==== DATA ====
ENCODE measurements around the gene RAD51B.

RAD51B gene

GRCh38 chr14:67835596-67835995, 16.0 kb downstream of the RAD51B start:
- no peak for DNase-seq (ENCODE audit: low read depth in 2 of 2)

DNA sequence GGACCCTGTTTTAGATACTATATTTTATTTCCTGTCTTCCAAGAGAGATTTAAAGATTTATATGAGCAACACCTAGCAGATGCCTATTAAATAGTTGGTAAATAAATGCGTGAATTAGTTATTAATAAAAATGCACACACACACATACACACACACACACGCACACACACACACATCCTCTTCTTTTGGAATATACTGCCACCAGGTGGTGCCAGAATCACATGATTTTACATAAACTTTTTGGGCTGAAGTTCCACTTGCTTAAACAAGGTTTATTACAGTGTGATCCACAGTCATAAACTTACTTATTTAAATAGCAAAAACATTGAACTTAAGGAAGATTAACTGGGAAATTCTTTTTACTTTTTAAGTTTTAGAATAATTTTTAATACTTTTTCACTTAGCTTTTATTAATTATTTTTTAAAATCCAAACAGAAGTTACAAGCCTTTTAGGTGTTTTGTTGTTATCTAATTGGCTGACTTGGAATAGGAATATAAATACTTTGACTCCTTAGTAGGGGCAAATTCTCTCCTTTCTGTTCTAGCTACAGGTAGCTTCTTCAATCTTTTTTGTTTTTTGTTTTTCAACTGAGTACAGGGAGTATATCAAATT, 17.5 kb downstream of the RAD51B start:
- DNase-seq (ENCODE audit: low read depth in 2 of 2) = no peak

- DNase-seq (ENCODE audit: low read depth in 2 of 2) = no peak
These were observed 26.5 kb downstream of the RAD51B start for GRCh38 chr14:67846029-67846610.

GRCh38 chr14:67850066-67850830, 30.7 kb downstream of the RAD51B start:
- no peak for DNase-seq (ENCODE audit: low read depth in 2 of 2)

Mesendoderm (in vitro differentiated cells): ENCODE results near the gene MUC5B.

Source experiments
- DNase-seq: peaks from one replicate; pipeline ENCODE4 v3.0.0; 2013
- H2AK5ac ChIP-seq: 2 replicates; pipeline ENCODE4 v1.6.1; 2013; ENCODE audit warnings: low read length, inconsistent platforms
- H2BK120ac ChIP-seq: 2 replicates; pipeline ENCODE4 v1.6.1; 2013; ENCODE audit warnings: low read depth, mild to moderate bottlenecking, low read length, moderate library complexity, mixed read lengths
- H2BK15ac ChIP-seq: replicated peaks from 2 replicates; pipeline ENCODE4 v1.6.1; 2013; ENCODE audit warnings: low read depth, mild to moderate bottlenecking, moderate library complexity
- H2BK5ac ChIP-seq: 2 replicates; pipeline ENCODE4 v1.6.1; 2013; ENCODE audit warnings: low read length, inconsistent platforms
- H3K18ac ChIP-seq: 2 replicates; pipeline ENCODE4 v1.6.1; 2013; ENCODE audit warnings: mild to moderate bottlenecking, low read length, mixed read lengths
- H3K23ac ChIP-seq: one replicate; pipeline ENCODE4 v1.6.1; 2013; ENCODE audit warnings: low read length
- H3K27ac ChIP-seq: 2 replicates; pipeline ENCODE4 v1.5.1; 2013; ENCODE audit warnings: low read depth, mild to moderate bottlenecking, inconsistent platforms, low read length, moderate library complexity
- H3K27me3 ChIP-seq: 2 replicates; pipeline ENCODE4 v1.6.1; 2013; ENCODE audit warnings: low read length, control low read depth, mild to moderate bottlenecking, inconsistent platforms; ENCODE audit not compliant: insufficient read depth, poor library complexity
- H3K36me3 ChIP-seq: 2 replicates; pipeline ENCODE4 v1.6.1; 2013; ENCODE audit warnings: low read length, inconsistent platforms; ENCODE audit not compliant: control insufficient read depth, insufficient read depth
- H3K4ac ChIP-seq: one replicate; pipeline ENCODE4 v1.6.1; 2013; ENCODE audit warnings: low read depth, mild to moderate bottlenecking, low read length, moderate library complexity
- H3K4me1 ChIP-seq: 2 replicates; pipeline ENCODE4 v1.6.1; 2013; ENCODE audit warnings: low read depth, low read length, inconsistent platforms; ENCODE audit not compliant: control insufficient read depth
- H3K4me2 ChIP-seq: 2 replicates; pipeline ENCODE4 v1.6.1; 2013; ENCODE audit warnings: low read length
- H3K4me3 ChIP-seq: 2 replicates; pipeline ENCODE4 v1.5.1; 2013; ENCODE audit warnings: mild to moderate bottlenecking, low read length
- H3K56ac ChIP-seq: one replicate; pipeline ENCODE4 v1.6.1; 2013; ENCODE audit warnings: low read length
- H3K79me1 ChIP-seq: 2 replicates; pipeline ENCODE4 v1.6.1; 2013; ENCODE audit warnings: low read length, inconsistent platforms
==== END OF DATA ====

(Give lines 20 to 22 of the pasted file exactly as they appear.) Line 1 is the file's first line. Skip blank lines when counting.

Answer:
- H3K27ac ChIP-seq: 2 replicates; pipeline ENCODE4 v1.5.1; 2013; ENCODE audit warnings: low read depth, mild to moderate bottlenecking, inconsistent platforms, low read length, moderate library complexity
- H3K27me3 ChIP-seq: 2 replicates; pipeline ENCODE4 v1.6.1; 2013; ENCODE audit warnings: low read length, control low read depth, mild to moderate bottlenecking, inconsistent platforms; ENCODE audit not compliant: insufficient read depth, poor library complexity
- H3K36me3 ChIP-seq: 2 replicates; pipeline ENCODE4 v1.6.1; 2013; ENCODE audit warnings: low read length, inconsistent platforms; ENCODE audit not compliant: control insufficient read depth, insufficient read depth